Is it necessary to generate the CSR (Certificate Signing Request) on the same machine that will host my web application and SSL certificate?

This page on SSL Shopper says so, but I'm not sure if that's true, because it would mean I'd have to buy a separate SSL certificate for each server in my cluster.

What is a CSR? A CSR or Certificate Signing request is a block of encrypted text that is generated on the server that the certificate will be used on.

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    You are confusing different meanings of the word "server". When you say "each server in my cluster", by "server" you mean a physical box. When they say "on the server that the certificate will be used on", they mean a thing that provides a service, whether it's a physical box or not. (When you generate a CSR, before you send it off to a CA, make 100% sure you know precisely where the corresponding private key is. The certificate will be useless without it.) – David Schwartz Jan 22 '13 at 10:19

No. It is not necessary to generate the CSR on the machine that you want to host the resulting certificate on. The CSR does need to be generated either using the existing private key that the certificate will be eventually paired with or its matching private key is generated as part of the CSR creation process.

What's important is not so much the originating host but that the private key and resulting public key are a matching pair.

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    And that the private key remains private. Don't just go copying it around everywhere and then email it to your mate and ask him to generate the csr for you. – Ladadadada Jan 22 '13 at 7:52
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    The factor that limits the key+cert to usage with a specific machine is DNS (hostname needs to match the cn or a SubjectAltName field), as well as uniqueness. Not only does using the same private key with multiple servers create a higher risk profile, but software will ocasionally freak out of it detects multiple hosts using the same serial number. (with good reason) – Andrew B Jan 22 '13 at 8:02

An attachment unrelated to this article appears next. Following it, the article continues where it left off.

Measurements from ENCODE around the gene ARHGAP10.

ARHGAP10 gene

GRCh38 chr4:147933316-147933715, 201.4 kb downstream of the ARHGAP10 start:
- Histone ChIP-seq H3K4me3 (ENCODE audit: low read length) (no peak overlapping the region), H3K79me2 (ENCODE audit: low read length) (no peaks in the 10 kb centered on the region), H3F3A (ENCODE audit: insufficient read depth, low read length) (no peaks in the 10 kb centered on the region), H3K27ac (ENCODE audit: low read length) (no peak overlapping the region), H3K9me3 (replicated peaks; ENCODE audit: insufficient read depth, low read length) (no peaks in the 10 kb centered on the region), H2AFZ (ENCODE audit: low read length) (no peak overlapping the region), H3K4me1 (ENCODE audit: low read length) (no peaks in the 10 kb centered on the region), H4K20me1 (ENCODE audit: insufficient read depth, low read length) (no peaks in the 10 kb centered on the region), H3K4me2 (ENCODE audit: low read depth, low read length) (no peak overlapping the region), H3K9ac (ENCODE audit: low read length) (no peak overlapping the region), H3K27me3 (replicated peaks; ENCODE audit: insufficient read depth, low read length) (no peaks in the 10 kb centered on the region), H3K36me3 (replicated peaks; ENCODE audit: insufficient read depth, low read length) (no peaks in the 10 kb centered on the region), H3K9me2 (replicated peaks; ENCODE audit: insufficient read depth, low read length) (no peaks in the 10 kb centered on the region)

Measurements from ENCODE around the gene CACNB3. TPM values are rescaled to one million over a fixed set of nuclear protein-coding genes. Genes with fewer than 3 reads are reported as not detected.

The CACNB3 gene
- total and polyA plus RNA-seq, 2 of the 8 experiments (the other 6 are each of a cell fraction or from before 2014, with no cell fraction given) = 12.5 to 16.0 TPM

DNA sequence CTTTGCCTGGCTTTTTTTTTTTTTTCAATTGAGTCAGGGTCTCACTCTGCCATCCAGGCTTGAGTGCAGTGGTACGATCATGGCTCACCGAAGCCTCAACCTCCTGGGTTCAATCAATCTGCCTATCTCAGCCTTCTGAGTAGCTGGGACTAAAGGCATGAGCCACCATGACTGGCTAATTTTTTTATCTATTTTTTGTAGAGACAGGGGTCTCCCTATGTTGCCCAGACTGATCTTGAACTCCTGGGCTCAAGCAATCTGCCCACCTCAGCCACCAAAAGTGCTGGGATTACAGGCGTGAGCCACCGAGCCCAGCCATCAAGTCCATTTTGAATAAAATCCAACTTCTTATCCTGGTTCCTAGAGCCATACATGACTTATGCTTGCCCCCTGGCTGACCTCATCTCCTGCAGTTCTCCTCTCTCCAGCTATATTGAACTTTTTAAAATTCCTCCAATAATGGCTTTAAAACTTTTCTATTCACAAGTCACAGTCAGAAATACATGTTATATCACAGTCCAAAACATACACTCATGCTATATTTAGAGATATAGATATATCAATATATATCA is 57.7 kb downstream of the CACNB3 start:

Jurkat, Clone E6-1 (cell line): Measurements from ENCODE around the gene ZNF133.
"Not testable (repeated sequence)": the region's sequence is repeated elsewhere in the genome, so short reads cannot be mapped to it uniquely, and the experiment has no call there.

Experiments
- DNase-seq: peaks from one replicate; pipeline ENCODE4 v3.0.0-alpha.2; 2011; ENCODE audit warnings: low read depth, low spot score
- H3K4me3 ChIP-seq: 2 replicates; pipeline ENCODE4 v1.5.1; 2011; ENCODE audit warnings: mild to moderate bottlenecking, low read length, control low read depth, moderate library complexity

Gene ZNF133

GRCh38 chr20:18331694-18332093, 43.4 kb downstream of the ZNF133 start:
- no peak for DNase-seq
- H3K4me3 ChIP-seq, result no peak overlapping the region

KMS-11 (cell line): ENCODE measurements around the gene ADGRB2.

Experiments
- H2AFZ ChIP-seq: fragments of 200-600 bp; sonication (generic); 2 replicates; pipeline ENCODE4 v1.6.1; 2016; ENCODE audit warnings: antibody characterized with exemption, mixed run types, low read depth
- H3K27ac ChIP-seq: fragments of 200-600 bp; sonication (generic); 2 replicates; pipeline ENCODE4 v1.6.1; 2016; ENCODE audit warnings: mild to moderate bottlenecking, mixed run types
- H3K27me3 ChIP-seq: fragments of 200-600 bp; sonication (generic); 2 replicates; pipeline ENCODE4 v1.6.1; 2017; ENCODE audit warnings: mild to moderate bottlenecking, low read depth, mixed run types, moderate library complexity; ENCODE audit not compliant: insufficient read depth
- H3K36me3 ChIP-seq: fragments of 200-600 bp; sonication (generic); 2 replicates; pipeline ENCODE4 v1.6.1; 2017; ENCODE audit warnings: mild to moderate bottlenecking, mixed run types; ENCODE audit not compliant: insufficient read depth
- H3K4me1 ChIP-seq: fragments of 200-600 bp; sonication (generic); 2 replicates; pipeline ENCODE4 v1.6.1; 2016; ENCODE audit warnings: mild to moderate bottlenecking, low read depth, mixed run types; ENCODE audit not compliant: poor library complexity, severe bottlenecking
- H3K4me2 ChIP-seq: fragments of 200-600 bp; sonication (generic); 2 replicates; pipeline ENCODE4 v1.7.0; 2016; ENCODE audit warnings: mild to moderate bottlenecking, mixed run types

• (also, I'm agreeing with the answer, I should have worded that as "client-perceived hostname") – Andrew B Jan 22 '13 at 8:23

kce is dead right, it absolutely does not need to be done on the same machine, but it does need to be done from the relevant private key.

The only reason I'm posting a second answer is because noone's said why you might want to do such a thing. Nearly every key/CSR set that I generate is done from my laptop or desktop, then the key is securely copied onto the server where the certificate will be installed, and the CSR is sent off to the signing agency. The reason is entropy: SSL certificates are generally used to secure servers, and servers often have very shallow entropy pools, which either weakens keypairs they create or makes creation take a long time. Desktops, on the other hand, have a useful source of randomness connected via keyboard/mouse cables, and thus tend to have deep entropy pools. They therefore make much better platforms for operations that require high-quality random numbers, keypair generation being one such.

So not only can the key/CSR be generated off-server, but I find there is frequently a good reason to do so.

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    I view the human risk as greater than the entropy risk. Desktops also have a plethora of their own risks depending on the OS and asset management policy, nevermind the practices of the administrators involved. (are the hard drive sectors being shredded prior to deletion if it's an unencrypted private key? does user practice ever run the risk of exposing the key?) PKI is one of those things I don't trust many people to understand from end to end, nevermind the human error element, so I question the statement of there being "frequently a good reason to do so". Otherwise, an interesting point. – Andrew B Jan 22 '13 at 9:32
  • Those are all reasonable questions, especially if turned round into a best-practice list for keypair generation. For those who want to take this really seriously, there are some excellent suggestions at serverfault.com/questions/307896/… - the question is about CA generation and handling, but many of those ideas can also be adopted for best-practice in keypair generation. – MadHatter Jan 22 '13 at 9:38
  • That's fair now, thank you. I just felt there needed to be some kind of disclaimer, as it's dangerous for rank and file admins who don't understand the risks involved to interpret that as a best practice statement. If the key can be stolen, it's game over. – Andrew B Jan 22 '13 at 9:42

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